Calculating transport properties such as the electrical conductivity of a strongly interacting hadron gas is a difficult task, since the underlying fundamental theory (QCD) is not analytically accessible with the usual techniques. To circumvent this problem, we make use of a newly developed transport code SMASH (Simulating Many Accelerated Strongly-interacting Hadrons), which effectively solves the relativistic Boltzmann equation with realistic interactions between the hadrons. These interactions are implemented such that the cross-section between the hadrons matches with experimental measurements. Usually SMASH is used to simulate heavy-ion collisions at intermediate collision energies.
The electrical conductivity is calculated in an infinite matter system, which means to put hadrons in a box with periodic boundary conditions and let the system evolve over time. We make use of the so called Green-Kubo formalism, which relates transport coefficients such as conductivities or viscosities, to a corresponding underlying equilibrium fluctuation. In our case, we calculate correlations of the electric charge current with itself over a long period of time in an equilibrated system. From this resulting correlation function, it is possible to extract the relaxation time of the hadronic medium. The relaxation time describes a time which the system needs to relax from a non-equilibrium state to a equilibrium. Together with the corresponding temperature and volume of the box, one can calculate the electrical conductivity of the system.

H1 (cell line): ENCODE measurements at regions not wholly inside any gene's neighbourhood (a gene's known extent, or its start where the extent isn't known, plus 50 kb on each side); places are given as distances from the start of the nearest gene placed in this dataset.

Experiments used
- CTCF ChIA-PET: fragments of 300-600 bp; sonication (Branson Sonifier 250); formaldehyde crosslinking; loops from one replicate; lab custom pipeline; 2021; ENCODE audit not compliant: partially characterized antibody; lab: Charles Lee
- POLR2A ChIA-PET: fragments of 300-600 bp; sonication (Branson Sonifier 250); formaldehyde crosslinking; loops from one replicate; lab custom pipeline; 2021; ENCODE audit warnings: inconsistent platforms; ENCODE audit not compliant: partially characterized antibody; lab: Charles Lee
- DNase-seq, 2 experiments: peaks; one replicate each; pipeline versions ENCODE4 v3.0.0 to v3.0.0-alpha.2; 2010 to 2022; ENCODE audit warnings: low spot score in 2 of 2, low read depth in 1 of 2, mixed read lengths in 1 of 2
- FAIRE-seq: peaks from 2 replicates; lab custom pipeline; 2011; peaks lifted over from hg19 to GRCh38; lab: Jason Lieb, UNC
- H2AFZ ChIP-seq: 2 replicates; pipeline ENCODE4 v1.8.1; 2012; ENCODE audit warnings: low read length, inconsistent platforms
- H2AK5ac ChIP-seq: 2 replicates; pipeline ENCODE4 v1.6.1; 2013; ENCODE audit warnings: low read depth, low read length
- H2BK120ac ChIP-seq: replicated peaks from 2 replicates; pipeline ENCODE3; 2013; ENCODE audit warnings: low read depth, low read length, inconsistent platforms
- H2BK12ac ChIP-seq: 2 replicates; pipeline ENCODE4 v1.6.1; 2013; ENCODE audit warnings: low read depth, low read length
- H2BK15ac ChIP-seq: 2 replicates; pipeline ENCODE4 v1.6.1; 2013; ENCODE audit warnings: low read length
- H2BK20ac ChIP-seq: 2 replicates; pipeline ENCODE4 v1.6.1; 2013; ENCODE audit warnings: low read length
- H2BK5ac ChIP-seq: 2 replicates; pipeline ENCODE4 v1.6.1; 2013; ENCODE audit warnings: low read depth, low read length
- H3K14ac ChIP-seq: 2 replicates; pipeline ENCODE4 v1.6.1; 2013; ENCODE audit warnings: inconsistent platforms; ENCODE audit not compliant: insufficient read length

As a start, we begin with a comparison of our model with a well known formula for the electrical conductivity for a very simplistic system in order to ensure that our methodology is working. From this point on, we increase the number of particle species and interaction between the individual hadrons and compare our result again to an analytic calculation of a similar physical system. Especially the impact of the resonance lifetime on the transport coefficient is investigated, since it has been shown in previous works, that this can give a non-negligible contribution to the transport coefficients of hadronic matter. From this point on we further increase the number of species and interaction to our final result. We also looked at the impact of a non-zero baryochemical potential on this particular setup.
Our results for the simple systems suggest that out methodology is stable and we can extract the electric conductivity from our model, since our results are in very good agreement with analytic calculations. In contrast to other transport coefficients, we find a very small impact of the resonance lifetime on the electric conductivity. Also for our final setup of particles, the baryochemical potential seems to have a minor impact on the final result.
There are improvements to our calculation. First we can still increase the number of hadrons and interactions to our calculation and go to the full hadron gas as could be provided by SMASH. In addition, by increasing the number of states, baryons will contribute much more to the electric current. As a last point, it could be interesting to investigate the impact of medium modified interactions.